Overall, I loved the advice from Resonate and will use it as a mainstay going forward. I think highly visual slides are a good approach to telling your story but next time I will make sure that it is only the audience that needs to see them.

If you are going to go in blind to a presentation, you had better be able to see your story in your head if you hope to be able to communicate it to your audience.

16 thoughts on “How Not to Resonate During your Presentation

  1. Josh … on the contrary … you resonated with the audience because we ALL can relate to what happened to you. Tech issues happen with prezos to small groups and to large groups. We’ve all been there. You pushed on. You handled it with aplomb. (Really, I just used ‘aplomb’ in a sentence, that’s how great you handled it.) 

    1. John,

      Thanks much for the kind words. 

      I have to tell you that the first thought that went through my mind when the screen crashed was that if this happend to John Moore he would have brought a backup projector with him! 


  2. Josh,

    Great storytellers have been great storytellers throughout the ages – without slides.  You immediately got the audience’s sympathy and sounds like you were able to use that for further engagement.  They came to hear your story, not see your slides.  Sounds like you accomplished your goals.


  3. Woohoo!  Baptism by fire!  Sounds like you handled it well. Empathy rules the day. When this happens, everybody in the audience is SO GLAD they are not you. They end up cutting you way more slack than they would if they sensed that you were too tied to your Resonaticated slides.

    1.  Let me correct that.  Coming in 3rd place for best session (just shy of John Moore) – that’s pretty good for a session that didn’t resonate 🙂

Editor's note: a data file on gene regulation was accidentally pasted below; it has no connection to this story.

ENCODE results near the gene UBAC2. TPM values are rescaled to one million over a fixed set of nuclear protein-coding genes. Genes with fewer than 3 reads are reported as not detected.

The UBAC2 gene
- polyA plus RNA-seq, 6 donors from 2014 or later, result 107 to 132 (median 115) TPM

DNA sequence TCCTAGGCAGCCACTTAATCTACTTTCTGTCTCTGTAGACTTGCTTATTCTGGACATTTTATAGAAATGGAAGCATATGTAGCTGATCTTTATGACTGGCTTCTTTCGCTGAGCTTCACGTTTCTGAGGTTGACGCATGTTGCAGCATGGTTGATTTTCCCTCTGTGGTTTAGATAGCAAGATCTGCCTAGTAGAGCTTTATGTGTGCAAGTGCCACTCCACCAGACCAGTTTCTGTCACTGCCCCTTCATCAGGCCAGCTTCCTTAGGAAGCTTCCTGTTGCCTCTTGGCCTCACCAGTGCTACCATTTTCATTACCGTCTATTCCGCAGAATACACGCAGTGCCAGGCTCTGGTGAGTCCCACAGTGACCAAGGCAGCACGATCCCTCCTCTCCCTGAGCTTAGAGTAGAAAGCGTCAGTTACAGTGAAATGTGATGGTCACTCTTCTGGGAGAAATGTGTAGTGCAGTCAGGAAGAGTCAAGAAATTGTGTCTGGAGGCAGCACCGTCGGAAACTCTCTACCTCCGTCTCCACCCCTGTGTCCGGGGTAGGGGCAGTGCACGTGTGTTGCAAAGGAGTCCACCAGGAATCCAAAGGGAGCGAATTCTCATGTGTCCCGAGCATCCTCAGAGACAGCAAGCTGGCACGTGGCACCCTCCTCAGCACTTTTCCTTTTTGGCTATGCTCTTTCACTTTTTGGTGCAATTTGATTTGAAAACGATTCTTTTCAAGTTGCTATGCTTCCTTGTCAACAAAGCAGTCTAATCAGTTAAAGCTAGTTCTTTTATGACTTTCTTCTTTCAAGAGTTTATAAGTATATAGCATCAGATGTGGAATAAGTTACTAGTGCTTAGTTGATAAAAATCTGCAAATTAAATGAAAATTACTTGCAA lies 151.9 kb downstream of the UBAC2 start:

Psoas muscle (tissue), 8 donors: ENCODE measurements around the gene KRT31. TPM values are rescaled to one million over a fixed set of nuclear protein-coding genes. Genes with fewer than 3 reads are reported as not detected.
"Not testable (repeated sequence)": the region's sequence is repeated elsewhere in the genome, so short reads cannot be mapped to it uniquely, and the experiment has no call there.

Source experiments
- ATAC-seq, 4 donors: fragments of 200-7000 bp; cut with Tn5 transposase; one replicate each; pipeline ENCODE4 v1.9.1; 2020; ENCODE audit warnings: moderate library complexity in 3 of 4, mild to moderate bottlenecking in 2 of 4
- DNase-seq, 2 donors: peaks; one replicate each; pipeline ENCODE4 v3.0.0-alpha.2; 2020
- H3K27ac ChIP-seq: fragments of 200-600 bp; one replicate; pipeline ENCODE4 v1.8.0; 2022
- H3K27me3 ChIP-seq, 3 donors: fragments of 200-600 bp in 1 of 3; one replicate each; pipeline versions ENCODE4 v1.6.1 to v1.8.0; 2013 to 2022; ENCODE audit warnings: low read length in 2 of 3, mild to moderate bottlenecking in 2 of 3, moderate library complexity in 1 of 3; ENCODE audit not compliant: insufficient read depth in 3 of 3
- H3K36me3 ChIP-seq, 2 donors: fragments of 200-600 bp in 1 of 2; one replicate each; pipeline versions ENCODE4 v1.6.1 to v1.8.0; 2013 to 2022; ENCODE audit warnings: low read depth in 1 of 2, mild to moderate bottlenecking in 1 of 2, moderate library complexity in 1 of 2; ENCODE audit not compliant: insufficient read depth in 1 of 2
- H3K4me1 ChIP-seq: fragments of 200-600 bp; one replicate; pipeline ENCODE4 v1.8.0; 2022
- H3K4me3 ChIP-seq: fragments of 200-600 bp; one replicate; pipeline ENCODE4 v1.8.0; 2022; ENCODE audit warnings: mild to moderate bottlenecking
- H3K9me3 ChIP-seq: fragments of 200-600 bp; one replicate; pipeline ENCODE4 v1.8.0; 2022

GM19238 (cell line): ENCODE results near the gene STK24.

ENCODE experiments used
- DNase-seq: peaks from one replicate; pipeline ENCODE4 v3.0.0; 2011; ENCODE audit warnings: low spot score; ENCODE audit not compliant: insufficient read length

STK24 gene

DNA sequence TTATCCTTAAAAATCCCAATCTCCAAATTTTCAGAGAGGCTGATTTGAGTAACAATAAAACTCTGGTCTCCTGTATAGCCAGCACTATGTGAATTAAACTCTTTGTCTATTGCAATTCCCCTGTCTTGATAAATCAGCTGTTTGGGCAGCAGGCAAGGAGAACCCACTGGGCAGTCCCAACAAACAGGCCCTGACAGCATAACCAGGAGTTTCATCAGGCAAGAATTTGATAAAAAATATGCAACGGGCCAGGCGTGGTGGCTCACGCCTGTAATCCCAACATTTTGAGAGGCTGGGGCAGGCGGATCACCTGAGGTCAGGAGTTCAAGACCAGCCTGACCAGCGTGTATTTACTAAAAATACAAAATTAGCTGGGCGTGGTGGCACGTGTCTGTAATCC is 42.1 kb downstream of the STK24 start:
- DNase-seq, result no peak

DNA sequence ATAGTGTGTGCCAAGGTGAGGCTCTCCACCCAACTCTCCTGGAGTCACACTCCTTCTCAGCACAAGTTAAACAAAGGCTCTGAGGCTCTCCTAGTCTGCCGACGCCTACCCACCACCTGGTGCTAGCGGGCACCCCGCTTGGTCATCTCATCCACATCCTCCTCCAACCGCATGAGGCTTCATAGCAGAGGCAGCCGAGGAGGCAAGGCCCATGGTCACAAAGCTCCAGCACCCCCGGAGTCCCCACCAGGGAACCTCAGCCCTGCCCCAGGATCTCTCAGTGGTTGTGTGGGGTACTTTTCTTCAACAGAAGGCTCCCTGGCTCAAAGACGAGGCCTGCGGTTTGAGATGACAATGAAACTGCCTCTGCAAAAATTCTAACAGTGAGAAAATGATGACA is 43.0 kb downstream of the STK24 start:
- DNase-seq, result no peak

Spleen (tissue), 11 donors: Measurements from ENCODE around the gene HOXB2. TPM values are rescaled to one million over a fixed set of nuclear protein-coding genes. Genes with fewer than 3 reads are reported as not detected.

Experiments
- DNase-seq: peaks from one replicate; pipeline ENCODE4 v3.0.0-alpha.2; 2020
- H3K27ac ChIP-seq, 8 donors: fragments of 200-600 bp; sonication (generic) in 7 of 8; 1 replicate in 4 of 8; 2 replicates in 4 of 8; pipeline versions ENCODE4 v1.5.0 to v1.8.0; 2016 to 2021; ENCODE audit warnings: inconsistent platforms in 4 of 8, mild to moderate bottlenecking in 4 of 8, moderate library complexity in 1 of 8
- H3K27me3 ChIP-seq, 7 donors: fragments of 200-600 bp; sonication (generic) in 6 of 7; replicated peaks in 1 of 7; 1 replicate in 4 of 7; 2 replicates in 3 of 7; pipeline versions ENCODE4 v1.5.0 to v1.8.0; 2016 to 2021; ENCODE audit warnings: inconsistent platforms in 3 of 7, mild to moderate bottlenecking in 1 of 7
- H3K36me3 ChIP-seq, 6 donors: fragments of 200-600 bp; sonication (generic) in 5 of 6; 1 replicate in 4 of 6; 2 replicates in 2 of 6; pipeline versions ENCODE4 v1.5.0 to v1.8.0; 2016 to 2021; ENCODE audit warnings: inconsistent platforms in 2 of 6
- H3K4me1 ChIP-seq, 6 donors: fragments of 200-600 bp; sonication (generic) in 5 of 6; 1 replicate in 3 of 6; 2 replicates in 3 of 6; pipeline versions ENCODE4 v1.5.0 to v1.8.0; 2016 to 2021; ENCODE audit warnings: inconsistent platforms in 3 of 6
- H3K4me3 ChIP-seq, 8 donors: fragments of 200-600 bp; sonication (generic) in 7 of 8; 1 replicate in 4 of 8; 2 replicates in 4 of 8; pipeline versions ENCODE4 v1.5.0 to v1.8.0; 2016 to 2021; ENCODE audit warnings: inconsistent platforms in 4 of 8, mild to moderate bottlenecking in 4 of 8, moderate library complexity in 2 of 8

1. Thanks Tom! 🙂

        I think my main issue I had was that I felt like I missed so many of the points I had hoped to talk about during the presentation. But you are right, it could have been a lot worse The entire audience could have ran out the doors!

  4. I agree with Dave, Baptism by Fire, been there 😉

    Great piece and see that members of #speakchat will enjoy the lesson.  Thanks for being willing to be vulnerable.

    1. Thanks Michele! Vulnerable was a good way to describe the feeling. 

      The thought of not having slides never crossed my mind during preparation. Will not let that mistake happen again.

  5. Josh

    You successfully survived chaos and got everyone’s attention through out your talk. Seriously, you owned your story. No one else did.

    This picture of you seating with your laptop on the chair is meant to stay in our memories.

    – Bertrand

  6. Josh, 

    Your session was my favorite.  You handled all the logistics failures admirably.  Not many people can pull off a story telling presentation like that.  

    The reason you were able to do so well is because you had subject in your head and made the presentation slides yourself.  That’s the difference between a corporate executive who gets his/her presentation made by someone else and gets coached to present it versus doing it yourself.  

    Handcrafted wins every time.  Thanks for bringing and sharing Fat Tire!